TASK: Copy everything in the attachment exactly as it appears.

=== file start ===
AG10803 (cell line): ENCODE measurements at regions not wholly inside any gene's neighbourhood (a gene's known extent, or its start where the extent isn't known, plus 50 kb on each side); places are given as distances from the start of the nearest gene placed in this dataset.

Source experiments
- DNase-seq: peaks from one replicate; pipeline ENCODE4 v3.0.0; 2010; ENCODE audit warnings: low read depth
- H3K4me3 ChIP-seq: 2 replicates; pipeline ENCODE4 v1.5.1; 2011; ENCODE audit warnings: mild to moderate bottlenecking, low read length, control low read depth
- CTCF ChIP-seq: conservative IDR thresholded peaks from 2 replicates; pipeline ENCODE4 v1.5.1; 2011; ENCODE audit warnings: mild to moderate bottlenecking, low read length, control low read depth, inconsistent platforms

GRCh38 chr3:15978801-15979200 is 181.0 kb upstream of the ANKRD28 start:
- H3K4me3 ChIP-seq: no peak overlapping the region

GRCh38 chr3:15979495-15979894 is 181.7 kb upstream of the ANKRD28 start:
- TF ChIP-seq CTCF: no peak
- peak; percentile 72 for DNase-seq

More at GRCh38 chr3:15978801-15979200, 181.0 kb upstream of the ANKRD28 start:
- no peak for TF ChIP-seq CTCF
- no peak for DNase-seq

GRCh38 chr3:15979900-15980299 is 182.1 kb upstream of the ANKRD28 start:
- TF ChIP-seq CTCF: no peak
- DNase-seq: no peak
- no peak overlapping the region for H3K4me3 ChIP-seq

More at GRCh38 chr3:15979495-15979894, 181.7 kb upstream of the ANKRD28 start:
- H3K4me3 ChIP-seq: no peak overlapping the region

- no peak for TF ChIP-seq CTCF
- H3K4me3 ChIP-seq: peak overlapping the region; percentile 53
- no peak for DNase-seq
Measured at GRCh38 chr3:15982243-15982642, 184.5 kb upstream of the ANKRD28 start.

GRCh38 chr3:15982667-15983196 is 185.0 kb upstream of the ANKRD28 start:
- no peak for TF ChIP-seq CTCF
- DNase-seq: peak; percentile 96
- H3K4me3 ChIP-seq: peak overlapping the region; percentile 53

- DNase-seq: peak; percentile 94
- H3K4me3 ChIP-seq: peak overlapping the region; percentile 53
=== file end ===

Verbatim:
AG10803 (cell line): ENCODE measurements at regions not wholly inside any gene's neighbourhood (a gene's known extent, or its start where the extent isn't known, plus 50 kb on each side); places are given as distances from the start of the nearest gene placed in this dataset.

Source experiments
- DNase-seq: peaks from one replicate; pipeline ENCODE4 v3.0.0; 2010; ENCODE audit warnings: low read depth
- H3K4me3 ChIP-seq: 2 replicates; pipeline ENCODE4 v1.5.1; 2011; ENCODE audit warnings: mild to moderate bottlenecking, low read length, control low read depth
- CTCF ChIP-seq: conservative IDR thresholded peaks from 2 replicates; pipeline ENCODE4 v1.5.1; 2011; ENCODE audit warnings: mild to moderate bottlenecking, low read length, control low read depth, inconsistent platforms

GRCh38 chr3:15978801-15979200 is 181.0 kb upstream of the ANKRD28 start:
- H3K4me3 ChIP-seq: no peak overlapping the region

GRCh38 chr3:15979495-15979894 is 181.7 kb upstream of the ANKRD28 start:
- TF ChIP-seq CTCF: no peak
- peak; percentile 72 for DNase-seq

More at GRCh38 chr3:15978801-15979200, 181.0 kb upstream of the ANKRD28 start:
- no peak for TF ChIP-seq CTCF
- no peak for DNase-seq

GRCh38 chr3:15979900-15980299 is 182.1 kb upstream of the ANKRD28 start:
- TF ChIP-seq CTCF: no peak
- DNase-seq: no peak
- no peak overlapping the region for H3K4me3 ChIP-seq

More at GRCh38 chr3:15979495-15979894, 181.7 kb upstream of the ANKRD28 start:
- H3K4me3 ChIP-seq: no peak overlapping the region

- no peak for TF ChIP-seq CTCF
- H3K4me3 ChIP-seq: peak overlapping the region; percentile 53
- no peak for DNase-seq
Measured at GRCh38 chr3:15982243-15982642, 184.5 kb upstream of the ANKRD28 start.

GRCh38 chr3:15982667-15983196 is 185.0 kb upstream of the ANKRD28 start:
- no peak for TF ChIP-seq CTCF
- DNase-seq: peak; percentile 96
- H3K4me3 ChIP-seq: peak overlapping the region; percentile 53

- DNase-seq: peak; percentile 94
- H3K4me3 ChIP-seq: peak overlapping the region; percentile 53